Strategies, Challenges, and Answers

NRCP Rule 16.1 Requires Disclosure Of All Responsive Liability Insurance Policies.

insurance policyIn Construction Defect (CD) cases, Plaintiff attorneys regularly bring big damage claims. Thus Plaintiff CD attorneys, like many other Plaintiff attorneys, instinctively look for as much liability insurance as they can find. Just as intuitively, CD Defense attorneys know that insurance policies should have nothing to do the amount of a demand.

In 2013, these differences of viewpoint gave rise to a dispute between the CD attorneys for Defendant Vanguard Piping Systems, Inc. and the attorneys for Plaintiff Aventine-Tramonti Homeowners Association. The Defense attorneys felt that they had complied with NRCP 16.1(a)(1)(D) by disclosing some of their primary insurance policies, that production was burdensome and that some of excess policies were not relevant.

NRCP 16.1(a)(1)(D) is Nevada’s equivalent to FRCP 26(a)(1)(A)(iv). Just like the federal rule, Nevada’s rule requires disclosures of the insurance documents, without a request from the opposing party. However, Nevada’s disclosure rule is broader than the federal rule in that in addition to disclosure of the insurance agreement, it requires the disclosing party to also provide “any disclaimer or limitation of coverage or reservation of rights.”

At the time, Rule 16.1(a)(1)(D) provided:

any insurance agreement under which any person carrying on an insurance business may be liable to satisfy part or all of a judgment which may be entered in the action or to indemnify or reimburse for payments made to satisfy the judgment and any disclaimer or limitation of coverage or reservation of rights under any such insurance agreement.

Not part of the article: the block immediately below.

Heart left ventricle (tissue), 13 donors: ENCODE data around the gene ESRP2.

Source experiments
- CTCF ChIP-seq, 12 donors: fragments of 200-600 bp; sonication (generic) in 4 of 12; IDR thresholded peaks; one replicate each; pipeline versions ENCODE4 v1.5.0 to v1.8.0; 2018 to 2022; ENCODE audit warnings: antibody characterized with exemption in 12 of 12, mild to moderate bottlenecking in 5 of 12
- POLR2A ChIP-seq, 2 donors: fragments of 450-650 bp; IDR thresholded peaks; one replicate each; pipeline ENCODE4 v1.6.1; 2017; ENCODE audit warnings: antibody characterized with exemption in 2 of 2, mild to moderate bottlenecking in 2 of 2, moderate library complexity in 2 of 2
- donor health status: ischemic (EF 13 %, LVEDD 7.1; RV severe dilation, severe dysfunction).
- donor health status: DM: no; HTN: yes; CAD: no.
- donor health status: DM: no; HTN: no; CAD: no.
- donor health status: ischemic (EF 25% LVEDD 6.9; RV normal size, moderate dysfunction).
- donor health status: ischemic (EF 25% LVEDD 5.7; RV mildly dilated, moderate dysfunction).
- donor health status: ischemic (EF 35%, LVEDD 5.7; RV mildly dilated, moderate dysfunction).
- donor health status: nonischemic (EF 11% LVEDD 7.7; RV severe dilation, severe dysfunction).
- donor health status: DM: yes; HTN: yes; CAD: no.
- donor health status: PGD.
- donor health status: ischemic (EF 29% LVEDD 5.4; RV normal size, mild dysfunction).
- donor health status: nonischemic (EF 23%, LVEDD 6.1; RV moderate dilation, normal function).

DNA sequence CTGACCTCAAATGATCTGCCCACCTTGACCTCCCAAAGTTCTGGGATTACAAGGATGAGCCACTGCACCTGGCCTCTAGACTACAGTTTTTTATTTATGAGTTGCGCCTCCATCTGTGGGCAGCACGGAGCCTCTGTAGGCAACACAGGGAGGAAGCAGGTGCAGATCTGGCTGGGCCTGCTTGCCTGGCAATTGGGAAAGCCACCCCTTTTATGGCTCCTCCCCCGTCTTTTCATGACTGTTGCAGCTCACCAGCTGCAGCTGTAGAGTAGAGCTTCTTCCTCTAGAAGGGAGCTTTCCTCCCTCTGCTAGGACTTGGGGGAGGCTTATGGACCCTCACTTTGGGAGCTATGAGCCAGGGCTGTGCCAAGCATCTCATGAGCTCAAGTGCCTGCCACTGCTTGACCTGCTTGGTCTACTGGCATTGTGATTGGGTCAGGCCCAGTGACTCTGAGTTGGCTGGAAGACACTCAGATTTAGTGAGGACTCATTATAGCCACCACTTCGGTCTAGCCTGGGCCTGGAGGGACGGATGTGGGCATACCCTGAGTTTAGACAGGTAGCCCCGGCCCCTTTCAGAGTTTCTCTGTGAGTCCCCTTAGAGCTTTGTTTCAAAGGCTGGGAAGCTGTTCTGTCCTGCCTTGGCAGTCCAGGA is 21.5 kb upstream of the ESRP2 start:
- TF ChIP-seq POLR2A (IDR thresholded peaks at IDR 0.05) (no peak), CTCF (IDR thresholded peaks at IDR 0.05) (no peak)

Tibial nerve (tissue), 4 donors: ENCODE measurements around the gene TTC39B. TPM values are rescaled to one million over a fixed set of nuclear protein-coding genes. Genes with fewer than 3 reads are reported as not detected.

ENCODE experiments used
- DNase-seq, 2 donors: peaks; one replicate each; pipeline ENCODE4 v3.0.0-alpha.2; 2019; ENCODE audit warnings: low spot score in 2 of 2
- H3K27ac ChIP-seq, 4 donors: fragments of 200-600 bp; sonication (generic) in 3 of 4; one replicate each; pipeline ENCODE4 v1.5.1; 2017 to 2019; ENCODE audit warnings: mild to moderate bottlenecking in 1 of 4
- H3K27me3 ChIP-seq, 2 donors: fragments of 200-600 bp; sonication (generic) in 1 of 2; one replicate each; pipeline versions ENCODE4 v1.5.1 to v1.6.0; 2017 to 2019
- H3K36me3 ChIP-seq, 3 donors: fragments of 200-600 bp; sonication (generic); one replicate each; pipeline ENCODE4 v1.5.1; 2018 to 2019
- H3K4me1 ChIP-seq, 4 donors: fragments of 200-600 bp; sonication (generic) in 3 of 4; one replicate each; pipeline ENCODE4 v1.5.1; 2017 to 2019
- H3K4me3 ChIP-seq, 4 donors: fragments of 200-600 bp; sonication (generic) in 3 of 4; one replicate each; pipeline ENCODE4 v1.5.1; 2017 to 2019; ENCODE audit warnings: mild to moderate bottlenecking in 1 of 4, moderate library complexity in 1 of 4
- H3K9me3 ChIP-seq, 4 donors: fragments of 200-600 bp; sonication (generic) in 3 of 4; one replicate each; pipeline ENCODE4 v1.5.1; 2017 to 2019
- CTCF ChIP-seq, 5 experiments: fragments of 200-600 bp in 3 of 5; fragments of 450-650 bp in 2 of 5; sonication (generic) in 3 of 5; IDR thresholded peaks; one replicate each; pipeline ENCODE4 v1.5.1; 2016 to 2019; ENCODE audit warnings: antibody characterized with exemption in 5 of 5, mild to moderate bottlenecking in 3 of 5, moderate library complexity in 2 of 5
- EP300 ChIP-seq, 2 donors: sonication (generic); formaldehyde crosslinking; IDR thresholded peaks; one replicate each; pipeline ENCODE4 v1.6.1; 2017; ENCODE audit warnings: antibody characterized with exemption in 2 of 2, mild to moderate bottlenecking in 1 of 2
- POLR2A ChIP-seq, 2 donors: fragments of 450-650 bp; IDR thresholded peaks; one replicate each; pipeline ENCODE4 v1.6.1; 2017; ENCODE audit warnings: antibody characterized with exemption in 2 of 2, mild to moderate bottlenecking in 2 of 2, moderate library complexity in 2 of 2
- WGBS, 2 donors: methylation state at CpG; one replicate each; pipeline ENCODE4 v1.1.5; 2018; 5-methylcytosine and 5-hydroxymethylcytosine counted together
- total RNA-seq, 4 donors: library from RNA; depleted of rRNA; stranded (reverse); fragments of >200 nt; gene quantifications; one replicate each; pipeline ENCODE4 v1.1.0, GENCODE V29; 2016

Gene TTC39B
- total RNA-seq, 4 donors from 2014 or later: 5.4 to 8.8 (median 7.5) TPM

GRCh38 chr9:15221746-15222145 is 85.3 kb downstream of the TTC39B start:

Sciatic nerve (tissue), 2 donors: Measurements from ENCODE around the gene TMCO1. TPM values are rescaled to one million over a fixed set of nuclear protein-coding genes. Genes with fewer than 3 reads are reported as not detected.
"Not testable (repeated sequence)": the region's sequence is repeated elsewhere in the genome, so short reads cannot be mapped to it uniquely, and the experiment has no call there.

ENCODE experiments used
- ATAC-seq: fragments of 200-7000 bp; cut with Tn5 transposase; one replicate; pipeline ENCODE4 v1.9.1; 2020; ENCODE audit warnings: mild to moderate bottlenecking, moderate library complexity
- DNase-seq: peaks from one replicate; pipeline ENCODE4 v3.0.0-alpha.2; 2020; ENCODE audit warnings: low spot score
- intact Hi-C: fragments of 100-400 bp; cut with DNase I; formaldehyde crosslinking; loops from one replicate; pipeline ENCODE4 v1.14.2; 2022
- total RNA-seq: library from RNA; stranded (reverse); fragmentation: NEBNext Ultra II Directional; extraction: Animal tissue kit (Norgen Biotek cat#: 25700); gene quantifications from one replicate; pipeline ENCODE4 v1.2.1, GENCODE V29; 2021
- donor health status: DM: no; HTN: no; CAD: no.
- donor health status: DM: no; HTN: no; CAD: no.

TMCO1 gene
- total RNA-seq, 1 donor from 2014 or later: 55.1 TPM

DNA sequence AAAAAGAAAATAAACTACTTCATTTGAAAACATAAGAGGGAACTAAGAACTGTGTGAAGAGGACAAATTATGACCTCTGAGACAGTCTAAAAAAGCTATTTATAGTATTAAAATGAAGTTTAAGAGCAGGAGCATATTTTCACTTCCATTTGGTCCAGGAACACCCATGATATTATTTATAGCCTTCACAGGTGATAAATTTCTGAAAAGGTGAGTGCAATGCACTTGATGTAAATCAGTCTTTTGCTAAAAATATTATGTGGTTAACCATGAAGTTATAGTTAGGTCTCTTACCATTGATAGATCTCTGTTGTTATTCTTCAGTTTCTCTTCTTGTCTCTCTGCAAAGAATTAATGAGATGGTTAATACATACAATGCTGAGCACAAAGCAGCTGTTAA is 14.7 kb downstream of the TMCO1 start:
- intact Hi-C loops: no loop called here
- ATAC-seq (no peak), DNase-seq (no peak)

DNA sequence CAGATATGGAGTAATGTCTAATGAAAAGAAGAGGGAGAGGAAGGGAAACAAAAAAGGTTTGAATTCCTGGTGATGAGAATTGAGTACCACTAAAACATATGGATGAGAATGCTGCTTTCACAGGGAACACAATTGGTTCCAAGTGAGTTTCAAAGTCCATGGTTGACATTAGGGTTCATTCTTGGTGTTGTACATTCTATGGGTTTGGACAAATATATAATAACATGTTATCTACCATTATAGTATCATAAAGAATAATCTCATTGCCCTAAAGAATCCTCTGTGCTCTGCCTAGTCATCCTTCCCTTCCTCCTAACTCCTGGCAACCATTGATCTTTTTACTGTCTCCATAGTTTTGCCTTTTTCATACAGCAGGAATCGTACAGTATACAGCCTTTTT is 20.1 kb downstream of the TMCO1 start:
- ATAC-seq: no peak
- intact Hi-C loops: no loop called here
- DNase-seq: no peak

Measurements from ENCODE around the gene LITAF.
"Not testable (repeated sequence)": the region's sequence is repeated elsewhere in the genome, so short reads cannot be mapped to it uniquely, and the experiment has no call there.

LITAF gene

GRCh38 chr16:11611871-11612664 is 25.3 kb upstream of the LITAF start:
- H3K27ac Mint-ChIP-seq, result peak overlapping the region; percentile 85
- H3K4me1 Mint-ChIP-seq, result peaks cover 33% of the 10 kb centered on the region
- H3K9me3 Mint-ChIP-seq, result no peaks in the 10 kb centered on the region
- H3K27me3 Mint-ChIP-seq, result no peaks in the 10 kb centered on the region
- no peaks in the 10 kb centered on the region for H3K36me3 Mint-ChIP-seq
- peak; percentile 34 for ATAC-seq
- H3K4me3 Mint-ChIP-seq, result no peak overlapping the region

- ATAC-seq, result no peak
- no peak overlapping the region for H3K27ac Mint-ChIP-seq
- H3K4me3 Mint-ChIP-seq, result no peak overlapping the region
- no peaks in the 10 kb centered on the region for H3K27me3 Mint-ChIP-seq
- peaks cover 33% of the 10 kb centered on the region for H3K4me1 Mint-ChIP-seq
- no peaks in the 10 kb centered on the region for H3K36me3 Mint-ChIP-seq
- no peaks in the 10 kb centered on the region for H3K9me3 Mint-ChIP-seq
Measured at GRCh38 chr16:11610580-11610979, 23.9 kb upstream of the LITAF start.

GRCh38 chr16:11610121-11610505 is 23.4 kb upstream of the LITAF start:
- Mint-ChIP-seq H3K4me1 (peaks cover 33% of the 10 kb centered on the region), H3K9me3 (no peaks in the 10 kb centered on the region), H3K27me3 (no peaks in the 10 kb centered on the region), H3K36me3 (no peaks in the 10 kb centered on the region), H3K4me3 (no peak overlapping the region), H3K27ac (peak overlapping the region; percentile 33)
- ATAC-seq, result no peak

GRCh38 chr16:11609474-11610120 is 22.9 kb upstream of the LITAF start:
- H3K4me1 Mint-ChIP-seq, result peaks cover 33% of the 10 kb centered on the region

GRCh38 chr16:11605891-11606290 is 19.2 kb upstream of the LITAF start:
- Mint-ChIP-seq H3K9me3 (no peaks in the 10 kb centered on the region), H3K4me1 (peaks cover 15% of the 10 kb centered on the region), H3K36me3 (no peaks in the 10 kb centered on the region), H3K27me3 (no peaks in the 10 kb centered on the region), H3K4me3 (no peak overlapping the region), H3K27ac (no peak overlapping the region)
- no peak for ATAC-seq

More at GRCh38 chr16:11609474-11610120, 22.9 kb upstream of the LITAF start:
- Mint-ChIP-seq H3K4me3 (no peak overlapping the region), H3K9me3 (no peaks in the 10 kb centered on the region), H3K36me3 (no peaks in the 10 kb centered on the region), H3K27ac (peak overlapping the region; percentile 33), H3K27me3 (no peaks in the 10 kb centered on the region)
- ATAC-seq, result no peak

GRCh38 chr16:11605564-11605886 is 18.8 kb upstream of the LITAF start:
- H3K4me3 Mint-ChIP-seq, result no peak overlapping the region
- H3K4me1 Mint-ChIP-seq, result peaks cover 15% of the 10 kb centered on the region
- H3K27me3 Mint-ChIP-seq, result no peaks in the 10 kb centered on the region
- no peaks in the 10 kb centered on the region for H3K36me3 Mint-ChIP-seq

However, the Plaintiff’s attorneys believed that the Defense had not made a full disclosure. Plaintiff’s attorneys argued that Rule 16.1(a)(1)(D) required the Defendants to disclose every liability insurance policy held by the Defendants that could answer for any judgment. When the issue was brought before the special master, he decided in favor of Plaintiff. The Defense filed a writ to the Nevada Supreme Court challenging the ruling. Vanguard Piping Systems, Inc. v. Eighth Judicial Dist. Ct., 129 Nev. Adv. Op. 63, 309 P.3d 1017 (2013).

Like its federal equivalent, Nevada’s Rule 16.1(a)(1)(D) includes mandatory language saying that the defense “must” disclosure of “any” policies. The Nevada Supreme Court points out in its opinion that the defense cannot decide which policies are relevant and which are not. The court said that the Defendants must disclose all implicated liability policies. The court said that this interpretation of the rule was consistent with the interpretation given to the federal counterpart. Sierrapine v. Refiner Prods. Mfg., Inc., 275 F.R.D. 604, 613 (E.D. Cal. 2011), In re ML-Lee Acquisition Fund II, L.P., 151 F.R.D. 37, 41 (D. Del. 1993) and U.S. Fire Ins. Co. v. Bunge N. Am., Inc., 244 F.R.D. 638, 641 (D. Kan. 2007). .

It is interesting to note that before litigation begins, an insurance company does not have disclose any insurance coverage. See HERE. However, in sharp contrast, after litigation begins, the defense has an obligation to disclose all implicated policies. If you have questions about the discovery process in Nevada litigation, please feel free to contact Mike Mills at 702-240-6060 or send him an email at mike@mcmillslaw.com. He will gladly respond.

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